It is a characteristic of such transactions that both parties will magnanimously claim the deal is good for both of them. Rarely is this the case, still less does anyone believe it to be so. Maybe, just maybe, this is one such rare occasion.
Quite a few in the City think S&N is overpaying. One of its competitors, who for obvious reasons wishes to remain anonymous, describes the price as "simply bonkers". At nearly pounds 1.4m per outlet, it might seem hard to disagree.
However, for Scottish & Newcastle the transaction is essentially an asset swop, and provided it can obtain an equally full price for the 600 pubs it must now sell under the beer orders - the purpose of which most of us struggle to recall - it will both give the group a better geographic spread as well as fulfilling its strategy of moving towards a predominantly managed pub estate. The deal should quite quickly prove earnings enhancing.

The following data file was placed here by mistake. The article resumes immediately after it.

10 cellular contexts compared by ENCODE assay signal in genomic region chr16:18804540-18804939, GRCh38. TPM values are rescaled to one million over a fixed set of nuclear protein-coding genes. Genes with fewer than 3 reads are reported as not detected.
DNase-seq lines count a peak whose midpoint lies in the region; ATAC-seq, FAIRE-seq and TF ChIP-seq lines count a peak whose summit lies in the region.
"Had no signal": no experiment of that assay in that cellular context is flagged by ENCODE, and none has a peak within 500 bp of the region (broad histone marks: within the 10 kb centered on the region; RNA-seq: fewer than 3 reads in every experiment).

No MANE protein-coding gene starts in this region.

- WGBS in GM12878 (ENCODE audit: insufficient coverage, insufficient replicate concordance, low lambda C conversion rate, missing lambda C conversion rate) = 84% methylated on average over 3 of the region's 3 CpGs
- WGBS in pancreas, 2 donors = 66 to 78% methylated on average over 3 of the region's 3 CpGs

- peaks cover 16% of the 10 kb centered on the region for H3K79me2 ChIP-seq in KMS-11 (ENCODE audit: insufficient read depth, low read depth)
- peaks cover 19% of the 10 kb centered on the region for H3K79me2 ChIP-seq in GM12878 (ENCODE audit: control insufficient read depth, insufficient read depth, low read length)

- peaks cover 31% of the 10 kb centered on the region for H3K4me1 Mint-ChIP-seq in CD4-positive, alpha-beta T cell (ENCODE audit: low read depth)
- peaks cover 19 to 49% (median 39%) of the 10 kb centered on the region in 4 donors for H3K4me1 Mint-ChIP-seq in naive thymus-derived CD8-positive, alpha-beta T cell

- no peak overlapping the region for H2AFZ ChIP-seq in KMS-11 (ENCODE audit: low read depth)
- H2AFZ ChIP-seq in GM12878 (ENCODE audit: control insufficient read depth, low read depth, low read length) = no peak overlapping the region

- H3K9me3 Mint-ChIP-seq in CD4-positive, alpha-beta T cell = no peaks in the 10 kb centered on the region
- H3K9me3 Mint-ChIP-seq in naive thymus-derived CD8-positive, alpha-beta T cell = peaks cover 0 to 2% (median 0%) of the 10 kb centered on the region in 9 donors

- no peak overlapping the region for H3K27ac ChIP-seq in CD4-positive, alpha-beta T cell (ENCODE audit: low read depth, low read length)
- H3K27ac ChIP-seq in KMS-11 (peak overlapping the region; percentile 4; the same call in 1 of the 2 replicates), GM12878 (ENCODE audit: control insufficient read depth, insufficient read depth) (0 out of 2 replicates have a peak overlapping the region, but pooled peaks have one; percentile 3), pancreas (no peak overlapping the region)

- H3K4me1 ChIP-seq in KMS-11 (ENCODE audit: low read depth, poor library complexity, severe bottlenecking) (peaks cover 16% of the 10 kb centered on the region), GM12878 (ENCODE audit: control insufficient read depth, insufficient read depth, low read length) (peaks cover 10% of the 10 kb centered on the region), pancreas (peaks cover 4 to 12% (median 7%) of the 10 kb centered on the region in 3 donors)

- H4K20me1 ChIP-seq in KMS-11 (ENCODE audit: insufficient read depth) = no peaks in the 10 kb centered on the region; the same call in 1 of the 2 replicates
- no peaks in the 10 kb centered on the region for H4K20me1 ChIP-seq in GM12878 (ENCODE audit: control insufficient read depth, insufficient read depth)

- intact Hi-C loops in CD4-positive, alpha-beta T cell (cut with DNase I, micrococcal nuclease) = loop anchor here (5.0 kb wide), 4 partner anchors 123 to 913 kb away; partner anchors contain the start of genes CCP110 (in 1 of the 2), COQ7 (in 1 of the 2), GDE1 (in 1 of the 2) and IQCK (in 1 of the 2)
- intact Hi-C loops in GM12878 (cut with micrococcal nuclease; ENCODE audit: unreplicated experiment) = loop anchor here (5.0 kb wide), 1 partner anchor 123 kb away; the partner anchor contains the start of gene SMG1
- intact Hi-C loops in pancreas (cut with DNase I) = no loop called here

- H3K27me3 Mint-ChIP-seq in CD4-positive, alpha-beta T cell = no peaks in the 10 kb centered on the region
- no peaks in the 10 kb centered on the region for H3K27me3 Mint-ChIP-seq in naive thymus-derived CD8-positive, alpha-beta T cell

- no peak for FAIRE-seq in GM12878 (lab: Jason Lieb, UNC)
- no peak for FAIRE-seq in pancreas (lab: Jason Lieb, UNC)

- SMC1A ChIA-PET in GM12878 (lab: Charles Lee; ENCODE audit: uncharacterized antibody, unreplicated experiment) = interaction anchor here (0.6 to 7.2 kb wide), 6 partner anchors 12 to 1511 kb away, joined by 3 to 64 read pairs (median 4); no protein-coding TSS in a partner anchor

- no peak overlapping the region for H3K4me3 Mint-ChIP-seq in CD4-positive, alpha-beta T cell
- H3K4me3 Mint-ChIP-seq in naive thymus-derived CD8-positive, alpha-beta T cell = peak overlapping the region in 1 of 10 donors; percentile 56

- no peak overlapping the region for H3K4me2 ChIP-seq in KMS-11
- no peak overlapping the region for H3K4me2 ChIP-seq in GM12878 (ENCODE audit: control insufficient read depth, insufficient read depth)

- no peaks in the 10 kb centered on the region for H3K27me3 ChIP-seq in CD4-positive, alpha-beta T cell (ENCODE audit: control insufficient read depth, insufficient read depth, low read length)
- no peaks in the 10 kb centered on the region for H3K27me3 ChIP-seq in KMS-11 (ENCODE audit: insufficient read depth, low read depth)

As for Greenalls, it completes the company's painful passage from family- controlled regional brewer, to independently managed provincial hotels group. Whether it will long be allowed to remain so is anyone's guess.
Many believe that by selling the pubs, Lord Daresbury has merely dressed up his company for takeover. Still smarting from its failure to acquire Allied Domecq's pubs, Whitbread appears to be performing another 180 degree turn back to its original strategy of expanding in hotels. Greenalls' De Vere Hotels chain looks just the ticket.Reuse content